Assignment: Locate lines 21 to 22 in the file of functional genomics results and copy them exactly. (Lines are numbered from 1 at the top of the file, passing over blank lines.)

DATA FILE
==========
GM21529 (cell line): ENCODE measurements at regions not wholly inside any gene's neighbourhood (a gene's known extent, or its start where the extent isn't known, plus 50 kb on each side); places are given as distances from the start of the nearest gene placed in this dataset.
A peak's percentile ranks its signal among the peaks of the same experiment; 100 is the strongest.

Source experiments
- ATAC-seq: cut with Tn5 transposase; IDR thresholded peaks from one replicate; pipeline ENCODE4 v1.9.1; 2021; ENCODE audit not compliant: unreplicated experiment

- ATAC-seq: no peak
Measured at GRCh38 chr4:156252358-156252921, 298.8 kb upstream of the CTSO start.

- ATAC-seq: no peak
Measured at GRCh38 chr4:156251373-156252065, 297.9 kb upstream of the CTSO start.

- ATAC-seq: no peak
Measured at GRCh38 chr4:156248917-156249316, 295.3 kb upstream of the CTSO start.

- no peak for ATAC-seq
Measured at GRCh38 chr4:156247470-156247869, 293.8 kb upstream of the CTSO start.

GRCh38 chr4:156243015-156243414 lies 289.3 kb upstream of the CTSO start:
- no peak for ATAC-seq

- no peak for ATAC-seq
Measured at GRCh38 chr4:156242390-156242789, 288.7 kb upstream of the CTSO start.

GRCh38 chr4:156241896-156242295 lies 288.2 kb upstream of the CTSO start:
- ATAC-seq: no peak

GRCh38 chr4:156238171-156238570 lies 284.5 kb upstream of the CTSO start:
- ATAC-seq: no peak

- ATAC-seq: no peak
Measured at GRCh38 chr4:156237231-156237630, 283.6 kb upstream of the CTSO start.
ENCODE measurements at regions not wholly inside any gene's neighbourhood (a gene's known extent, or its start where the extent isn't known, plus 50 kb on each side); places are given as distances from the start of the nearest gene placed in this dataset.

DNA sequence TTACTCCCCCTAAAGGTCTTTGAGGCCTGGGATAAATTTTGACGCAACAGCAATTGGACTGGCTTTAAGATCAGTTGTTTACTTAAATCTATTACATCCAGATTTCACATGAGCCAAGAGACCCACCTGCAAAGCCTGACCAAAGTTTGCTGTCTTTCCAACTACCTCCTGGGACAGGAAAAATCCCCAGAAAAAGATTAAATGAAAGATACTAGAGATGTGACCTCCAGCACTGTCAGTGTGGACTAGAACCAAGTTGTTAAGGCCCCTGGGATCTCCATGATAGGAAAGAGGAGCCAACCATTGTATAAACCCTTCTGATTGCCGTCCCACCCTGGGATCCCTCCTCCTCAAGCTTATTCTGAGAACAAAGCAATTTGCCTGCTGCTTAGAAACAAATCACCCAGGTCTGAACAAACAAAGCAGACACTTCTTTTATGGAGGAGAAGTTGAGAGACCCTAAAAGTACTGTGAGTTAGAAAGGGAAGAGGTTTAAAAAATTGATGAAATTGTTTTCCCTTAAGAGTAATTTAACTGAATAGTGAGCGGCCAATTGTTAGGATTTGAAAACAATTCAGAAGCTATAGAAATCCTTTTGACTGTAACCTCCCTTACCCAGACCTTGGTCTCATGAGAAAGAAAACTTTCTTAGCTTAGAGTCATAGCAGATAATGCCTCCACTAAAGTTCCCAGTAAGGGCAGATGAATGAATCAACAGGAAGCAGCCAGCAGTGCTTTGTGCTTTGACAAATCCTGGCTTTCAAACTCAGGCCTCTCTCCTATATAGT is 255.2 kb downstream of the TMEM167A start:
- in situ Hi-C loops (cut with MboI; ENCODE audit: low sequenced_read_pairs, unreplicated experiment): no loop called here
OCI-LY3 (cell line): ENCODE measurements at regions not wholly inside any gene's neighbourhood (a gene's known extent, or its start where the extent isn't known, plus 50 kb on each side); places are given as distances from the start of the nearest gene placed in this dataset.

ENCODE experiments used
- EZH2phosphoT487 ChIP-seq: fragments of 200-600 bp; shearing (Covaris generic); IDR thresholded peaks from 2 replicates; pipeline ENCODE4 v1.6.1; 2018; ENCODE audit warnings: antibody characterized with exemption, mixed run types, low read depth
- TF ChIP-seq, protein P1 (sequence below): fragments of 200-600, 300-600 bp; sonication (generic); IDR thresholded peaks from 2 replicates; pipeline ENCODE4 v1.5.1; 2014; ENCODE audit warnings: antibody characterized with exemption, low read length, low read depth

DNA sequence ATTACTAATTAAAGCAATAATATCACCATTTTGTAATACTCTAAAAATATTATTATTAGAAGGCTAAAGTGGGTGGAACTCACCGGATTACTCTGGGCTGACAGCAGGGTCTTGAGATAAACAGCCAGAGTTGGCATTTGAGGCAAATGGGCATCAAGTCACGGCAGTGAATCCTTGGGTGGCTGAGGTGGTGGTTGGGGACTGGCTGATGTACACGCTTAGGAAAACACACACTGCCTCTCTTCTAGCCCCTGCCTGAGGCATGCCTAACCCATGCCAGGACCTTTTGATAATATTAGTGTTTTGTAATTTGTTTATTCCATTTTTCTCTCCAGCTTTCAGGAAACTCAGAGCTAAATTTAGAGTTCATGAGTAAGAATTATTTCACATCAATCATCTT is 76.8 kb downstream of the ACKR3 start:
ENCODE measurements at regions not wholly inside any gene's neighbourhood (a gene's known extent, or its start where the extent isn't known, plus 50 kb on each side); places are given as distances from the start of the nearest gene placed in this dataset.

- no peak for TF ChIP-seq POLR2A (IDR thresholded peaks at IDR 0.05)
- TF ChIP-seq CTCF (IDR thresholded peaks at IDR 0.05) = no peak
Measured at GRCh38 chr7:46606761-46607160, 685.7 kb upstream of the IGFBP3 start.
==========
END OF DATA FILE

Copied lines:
- ATAC-seq: no peak
Measured at GRCh38 chr4:156237231-156237630, 283.6 kb upstream of the CTSO start.